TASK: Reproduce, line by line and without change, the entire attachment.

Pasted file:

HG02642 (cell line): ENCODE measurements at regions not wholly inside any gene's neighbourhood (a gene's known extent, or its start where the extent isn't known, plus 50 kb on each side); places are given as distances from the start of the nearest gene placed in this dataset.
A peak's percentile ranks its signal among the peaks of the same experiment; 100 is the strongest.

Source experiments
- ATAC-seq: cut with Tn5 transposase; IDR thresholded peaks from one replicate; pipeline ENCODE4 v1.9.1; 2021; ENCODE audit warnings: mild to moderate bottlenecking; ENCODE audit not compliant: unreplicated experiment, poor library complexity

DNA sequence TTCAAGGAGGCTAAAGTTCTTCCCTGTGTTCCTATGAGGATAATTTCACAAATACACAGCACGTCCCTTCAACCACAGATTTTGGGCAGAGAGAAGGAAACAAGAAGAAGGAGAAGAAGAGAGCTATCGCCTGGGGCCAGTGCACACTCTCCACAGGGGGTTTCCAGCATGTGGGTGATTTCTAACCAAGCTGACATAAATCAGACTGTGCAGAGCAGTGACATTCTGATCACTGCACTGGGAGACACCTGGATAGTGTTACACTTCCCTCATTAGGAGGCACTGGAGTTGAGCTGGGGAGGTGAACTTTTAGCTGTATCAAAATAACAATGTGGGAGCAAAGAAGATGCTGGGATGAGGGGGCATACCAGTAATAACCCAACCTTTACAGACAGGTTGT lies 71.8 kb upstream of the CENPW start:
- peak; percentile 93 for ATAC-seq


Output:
HG02642 (cell line): ENCODE measurements at regions not wholly inside any gene's neighbourhood (a gene's known extent, or its start where the extent isn't known, plus 50 kb on each side); places are given as distances from the start of the nearest gene placed in this dataset.
A peak's percentile ranks its signal among the peaks of the same experiment; 100 is the strongest.

Source experiments
- ATAC-seq: cut with Tn5 transposase; IDR thresholded peaks from one replicate; pipeline ENCODE4 v1.9.1; 2021; ENCODE audit warnings: mild to moderate bottlenecking; ENCODE audit not compliant: unreplicated experiment, poor library complexity

DNA sequence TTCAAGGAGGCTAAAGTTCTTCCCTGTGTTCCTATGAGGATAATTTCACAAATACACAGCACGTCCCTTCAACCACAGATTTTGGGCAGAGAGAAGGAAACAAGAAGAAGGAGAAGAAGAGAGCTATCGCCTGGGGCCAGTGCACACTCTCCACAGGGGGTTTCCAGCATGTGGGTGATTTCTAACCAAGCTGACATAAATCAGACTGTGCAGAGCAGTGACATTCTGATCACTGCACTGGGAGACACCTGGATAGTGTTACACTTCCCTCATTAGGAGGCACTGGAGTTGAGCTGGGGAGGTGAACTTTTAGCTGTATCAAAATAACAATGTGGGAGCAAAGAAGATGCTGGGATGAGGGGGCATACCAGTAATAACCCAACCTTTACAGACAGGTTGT lies 71.8 kb upstream of the CENPW start:
- peak; percentile 93 for ATAC-seq